Opal Nomenclatura loose sale price & solid Australian doublet Opal Gemstone Information
Opal is Australia's National Gemstone. Australia produces 95% of the world's natural precious opal supply. This nomenclature encompasses all types and varieties of opal to provide a standardisation of terminology but does not establish any valuation methodology. The Australian Gemstone Industry Council Inc., in collaboration with the Australian Gem Industry Association Ltd., the Gemmological Association of Australia Ltd., the Lightning Ridge Miners AssociationLtd. And the Jewellers Association of Australia Ltd., has produced the following nomenclature for the classification of opal.
Opal is a gemstone consisting of hydrated amorphous silica with the chemical formula SiO2.nH2O. There are two basic forms of opal described by visual appearance. Precious Opal - is opal which exhibits the phenomenon known as play-of-colour, produced by the diffraction of white light through a micro-structure of orderly arrayed silica spheres to produce changing spectral hues. Common Opal and Potch - is opal which does not exhibit a play-of-colour. The distinction between common opal and potch is based on formation and structure. Potch is structurally similar to precious opal but has a disorderly arrangement of silica spheres. Common opal shows some degree of micro crystallinity.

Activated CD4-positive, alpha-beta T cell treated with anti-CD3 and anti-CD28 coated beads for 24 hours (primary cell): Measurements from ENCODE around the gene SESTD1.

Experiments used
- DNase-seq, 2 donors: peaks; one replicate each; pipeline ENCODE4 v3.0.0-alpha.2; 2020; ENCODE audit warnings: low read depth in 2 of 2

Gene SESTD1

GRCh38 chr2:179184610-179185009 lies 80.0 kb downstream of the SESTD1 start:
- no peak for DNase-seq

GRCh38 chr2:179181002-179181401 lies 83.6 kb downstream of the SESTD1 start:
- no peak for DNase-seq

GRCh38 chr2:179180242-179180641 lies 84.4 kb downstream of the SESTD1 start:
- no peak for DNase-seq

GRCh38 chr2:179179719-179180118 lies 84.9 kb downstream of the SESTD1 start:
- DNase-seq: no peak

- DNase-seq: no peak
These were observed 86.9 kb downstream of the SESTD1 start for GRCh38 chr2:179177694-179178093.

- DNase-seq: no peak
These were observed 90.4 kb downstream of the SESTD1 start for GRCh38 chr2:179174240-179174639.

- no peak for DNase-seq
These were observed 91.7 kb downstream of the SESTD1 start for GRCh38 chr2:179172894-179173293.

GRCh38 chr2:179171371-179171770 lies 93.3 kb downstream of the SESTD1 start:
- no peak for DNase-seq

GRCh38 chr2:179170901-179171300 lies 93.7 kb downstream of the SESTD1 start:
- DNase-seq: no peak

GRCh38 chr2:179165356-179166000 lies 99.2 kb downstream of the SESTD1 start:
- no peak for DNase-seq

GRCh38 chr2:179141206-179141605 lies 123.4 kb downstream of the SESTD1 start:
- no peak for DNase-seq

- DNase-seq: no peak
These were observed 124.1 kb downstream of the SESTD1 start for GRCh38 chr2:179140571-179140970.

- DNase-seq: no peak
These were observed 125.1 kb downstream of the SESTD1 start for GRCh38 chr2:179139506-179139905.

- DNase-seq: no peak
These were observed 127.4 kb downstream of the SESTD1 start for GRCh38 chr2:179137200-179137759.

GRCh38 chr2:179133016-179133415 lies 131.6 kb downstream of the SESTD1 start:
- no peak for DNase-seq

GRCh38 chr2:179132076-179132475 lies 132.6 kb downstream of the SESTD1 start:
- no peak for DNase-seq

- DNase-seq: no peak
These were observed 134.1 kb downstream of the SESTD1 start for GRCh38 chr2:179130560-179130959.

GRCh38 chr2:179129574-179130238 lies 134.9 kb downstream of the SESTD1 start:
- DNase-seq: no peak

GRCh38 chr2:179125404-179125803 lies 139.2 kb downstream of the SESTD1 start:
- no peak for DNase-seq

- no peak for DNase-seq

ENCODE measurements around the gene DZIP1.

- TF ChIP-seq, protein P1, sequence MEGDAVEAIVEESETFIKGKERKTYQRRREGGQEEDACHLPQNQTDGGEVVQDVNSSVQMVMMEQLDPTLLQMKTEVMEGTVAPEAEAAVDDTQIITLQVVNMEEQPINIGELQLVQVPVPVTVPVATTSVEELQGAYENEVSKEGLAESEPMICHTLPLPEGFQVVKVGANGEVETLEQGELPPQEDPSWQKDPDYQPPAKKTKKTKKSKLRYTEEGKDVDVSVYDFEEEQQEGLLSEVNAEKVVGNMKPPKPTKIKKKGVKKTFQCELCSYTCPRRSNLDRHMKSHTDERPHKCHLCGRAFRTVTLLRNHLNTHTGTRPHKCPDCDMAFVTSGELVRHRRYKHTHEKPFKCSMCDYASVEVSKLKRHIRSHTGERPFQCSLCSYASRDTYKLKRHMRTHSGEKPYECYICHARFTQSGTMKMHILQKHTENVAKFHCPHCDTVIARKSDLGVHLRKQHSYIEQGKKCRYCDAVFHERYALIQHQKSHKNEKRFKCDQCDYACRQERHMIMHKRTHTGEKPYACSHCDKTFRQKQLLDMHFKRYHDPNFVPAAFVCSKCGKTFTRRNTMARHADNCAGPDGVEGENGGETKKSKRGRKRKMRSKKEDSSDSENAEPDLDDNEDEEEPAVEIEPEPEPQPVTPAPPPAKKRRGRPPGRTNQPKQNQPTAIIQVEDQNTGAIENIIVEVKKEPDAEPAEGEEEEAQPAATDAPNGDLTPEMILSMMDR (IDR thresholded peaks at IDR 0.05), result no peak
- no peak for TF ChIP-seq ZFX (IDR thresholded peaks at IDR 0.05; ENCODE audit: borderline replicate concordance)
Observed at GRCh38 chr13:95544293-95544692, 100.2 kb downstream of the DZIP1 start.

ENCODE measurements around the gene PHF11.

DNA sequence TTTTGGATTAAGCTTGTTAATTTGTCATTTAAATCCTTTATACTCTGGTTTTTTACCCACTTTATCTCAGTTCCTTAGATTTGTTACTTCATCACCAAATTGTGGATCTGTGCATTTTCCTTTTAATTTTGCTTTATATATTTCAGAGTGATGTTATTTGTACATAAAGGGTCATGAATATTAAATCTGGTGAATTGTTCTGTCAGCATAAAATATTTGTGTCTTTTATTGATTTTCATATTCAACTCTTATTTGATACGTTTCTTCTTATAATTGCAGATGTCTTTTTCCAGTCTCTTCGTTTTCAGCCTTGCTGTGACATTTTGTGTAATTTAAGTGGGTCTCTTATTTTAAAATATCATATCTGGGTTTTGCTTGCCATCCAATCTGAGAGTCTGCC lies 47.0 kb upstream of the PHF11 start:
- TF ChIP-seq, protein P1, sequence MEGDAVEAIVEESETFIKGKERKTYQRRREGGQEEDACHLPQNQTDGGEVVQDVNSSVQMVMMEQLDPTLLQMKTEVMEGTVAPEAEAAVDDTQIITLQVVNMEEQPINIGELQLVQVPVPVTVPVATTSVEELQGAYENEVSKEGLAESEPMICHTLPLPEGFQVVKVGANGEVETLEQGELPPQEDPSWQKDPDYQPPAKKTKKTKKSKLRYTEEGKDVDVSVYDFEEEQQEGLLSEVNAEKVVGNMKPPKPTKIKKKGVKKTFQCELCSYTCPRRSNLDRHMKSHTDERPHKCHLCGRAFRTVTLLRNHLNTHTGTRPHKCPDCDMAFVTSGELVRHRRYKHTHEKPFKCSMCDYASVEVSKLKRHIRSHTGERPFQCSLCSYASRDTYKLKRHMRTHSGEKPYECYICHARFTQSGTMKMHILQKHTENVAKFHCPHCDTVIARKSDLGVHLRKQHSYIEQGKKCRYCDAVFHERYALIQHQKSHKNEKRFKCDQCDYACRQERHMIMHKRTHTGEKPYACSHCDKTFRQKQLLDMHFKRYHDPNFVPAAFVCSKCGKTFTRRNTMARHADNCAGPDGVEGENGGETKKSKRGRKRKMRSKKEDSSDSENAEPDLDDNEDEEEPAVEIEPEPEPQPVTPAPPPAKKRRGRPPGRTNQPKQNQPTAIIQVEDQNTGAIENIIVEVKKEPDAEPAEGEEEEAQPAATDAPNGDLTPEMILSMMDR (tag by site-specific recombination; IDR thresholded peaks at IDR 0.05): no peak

TYPES OF NATURAL OPAL
Natural opal is opal which has not been treated or enhanced in any way other than by cutting and polishing. There are three types of natural opal, with varieties described by the two characteristics of body tone and transparency. Natural Opal Type 1 - is opal presented in one piece in its natural state apart from cutting or polishing and is of substantially homogenous chemical composition. Natural Opal Type 2 - is opal presented in one piece where the opal is naturally attached to the host rock in which it was formed and the host rock is of a different chemical composition. This opal is commonly known as boulder opal. Natural Opal Type 3 - is opal presented in one piece where the opal is intimately diffused as infillings of pores or holes or between grains of the host rock in which it was formed. This opal is commonly known as matrix opal.
VARIETIES OF NATURAL OPAL
The variety of natural opal is determined by the two characteristics of body tone and transparency. Body Tone The body tone of an opal is different to the play-of-colour displayed in precious opal. There are three varieties of natural opal based on body tone. Body tone refers to the relative darkness or lightness of the opal when ignoring the play-of-colour. Black Opal - is the family of opal which shows a play-of-colour within or on a black body tone by reference to the AGIA Body Tone Chart N1, N2, N3 and N4 when viewed face up. Dark Opal - is the family of opal which shows a play-of-colour within or on a dark body tone by reference to the AGIA Body Tone Chart N5, N6 when viewed face up. Light Opal - is the family of opal which shows a play-of-colour within or on a light body tone by reference to the AGIA Body Tone chart N7, N8 or N9 when viewed face up. The N9 category is referred to as white opal. Opal with a distinct coloured body (such as yellow, orange, red or brown) should be classified as black, dark or light opal by reference to the AGIA Body Tone Chart with a notation stating its colour hue.